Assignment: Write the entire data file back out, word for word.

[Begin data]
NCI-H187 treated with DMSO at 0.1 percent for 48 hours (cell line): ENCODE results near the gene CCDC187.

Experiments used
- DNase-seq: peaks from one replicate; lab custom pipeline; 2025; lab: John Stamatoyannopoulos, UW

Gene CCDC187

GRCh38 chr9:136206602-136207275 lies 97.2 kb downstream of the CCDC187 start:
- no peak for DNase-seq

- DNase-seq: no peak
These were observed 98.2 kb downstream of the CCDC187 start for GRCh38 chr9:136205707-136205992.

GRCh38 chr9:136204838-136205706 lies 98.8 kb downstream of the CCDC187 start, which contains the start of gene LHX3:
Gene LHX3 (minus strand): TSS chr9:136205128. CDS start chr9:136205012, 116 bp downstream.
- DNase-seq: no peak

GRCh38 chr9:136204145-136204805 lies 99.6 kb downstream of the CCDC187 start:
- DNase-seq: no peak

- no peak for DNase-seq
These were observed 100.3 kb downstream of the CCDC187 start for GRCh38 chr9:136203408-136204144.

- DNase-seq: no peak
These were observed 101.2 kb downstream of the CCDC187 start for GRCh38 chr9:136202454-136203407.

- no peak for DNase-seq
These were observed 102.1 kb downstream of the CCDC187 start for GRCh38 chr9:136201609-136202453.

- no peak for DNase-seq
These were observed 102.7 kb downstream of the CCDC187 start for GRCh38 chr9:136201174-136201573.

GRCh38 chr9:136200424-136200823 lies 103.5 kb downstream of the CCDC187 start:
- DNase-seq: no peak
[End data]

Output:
NCI-H187 treated with DMSO at 0.1 percent for 48 hours (cell line): ENCODE results near the gene CCDC187.

Experiments used
- DNase-seq: peaks from one replicate; lab custom pipeline; 2025; lab: John Stamatoyannopoulos, UW

Gene CCDC187

GRCh38 chr9:136206602-136207275 lies 97.2 kb downstream of the CCDC187 start:
- no peak for DNase-seq

- DNase-seq: no peak
These were observed 98.2 kb downstream of the CCDC187 start for GRCh38 chr9:136205707-136205992.

GRCh38 chr9:136204838-136205706 lies 98.8 kb downstream of the CCDC187 start, which contains the start of gene LHX3:
Gene LHX3 (minus strand): TSS chr9:136205128. CDS start chr9:136205012, 116 bp downstream.
- DNase-seq: no peak

GRCh38 chr9:136204145-136204805 lies 99.6 kb downstream of the CCDC187 start:
- DNase-seq: no peak

- no peak for DNase-seq
These were observed 100.3 kb downstream of the CCDC187 start for GRCh38 chr9:136203408-136204144.

- DNase-seq: no peak
These were observed 101.2 kb downstream of the CCDC187 start for GRCh38 chr9:136202454-136203407.

- no peak for DNase-seq
These were observed 102.1 kb downstream of the CCDC187 start for GRCh38 chr9:136201609-136202453.

- no peak for DNase-seq
These were observed 102.7 kb downstream of the CCDC187 start for GRCh38 chr9:136201174-136201573.

GRCh38 chr9:136200424-136200823 lies 103.5 kb downstream of the CCDC187 start:
- DNase-seq: no peak